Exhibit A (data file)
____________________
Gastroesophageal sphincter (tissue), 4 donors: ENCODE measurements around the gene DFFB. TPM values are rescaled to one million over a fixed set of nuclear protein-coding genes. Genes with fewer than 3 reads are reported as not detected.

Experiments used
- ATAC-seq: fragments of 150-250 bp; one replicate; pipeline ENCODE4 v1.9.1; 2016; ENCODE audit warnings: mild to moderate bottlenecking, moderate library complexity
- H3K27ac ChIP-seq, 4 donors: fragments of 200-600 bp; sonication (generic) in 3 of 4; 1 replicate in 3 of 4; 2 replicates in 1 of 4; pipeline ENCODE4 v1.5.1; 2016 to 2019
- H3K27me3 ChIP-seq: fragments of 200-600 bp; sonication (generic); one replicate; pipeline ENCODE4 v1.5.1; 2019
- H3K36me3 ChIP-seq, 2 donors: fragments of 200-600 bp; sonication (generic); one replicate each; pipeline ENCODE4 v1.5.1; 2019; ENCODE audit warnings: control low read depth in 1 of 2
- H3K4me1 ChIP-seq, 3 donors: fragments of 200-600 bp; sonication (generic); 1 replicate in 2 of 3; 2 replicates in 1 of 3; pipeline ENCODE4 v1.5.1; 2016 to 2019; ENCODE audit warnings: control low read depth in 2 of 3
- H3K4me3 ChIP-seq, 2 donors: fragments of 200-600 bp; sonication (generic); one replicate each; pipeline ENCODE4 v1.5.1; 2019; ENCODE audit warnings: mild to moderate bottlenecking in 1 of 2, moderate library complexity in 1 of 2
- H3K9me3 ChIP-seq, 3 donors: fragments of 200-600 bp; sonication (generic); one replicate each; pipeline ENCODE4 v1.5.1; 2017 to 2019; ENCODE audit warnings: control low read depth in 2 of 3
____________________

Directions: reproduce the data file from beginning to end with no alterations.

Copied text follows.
Gastroesophageal sphincter (tissue), 4 donors: ENCODE measurements around the gene DFFB. TPM values are rescaled to one million over a fixed set of nuclear protein-coding genes. Genes with fewer than 3 reads are reported as not detected.

Experiments used
- ATAC-seq: fragments of 150-250 bp; one replicate; pipeline ENCODE4 v1.9.1; 2016; ENCODE audit warnings: mild to moderate bottlenecking, moderate library complexity
- H3K27ac ChIP-seq, 4 donors: fragments of 200-600 bp; sonication (generic) in 3 of 4; 1 replicate in 3 of 4; 2 replicates in 1 of 4; pipeline ENCODE4 v1.5.1; 2016 to 2019
- H3K27me3 ChIP-seq: fragments of 200-600 bp; sonication (generic); one replicate; pipeline ENCODE4 v1.5.1; 2019
- H3K36me3 ChIP-seq, 2 donors: fragments of 200-600 bp; sonication (generic); one replicate each; pipeline ENCODE4 v1.5.1; 2019; ENCODE audit warnings: control low read depth in 1 of 2
- H3K4me1 ChIP-seq, 3 donors: fragments of 200-600 bp; sonication (generic); 1 replicate in 2 of 3; 2 replicates in 1 of 3; pipeline ENCODE4 v1.5.1; 2016 to 2019; ENCODE audit warnings: control low read depth in 2 of 3
- H3K4me3 ChIP-seq, 2 donors: fragments of 200-600 bp; sonication (generic); one replicate each; pipeline ENCODE4 v1.5.1; 2019; ENCODE audit warnings: mild to moderate bottlenecking in 1 of 2, moderate library complexity in 1 of 2
- H3K9me3 ChIP-seq, 3 donors: fragments of 200-600 bp; sonication (generic); one replicate each; pipeline ENCODE4 v1.5.1; 2017 to 2019; ENCODE audit warnings: control low read depth in 2 of 3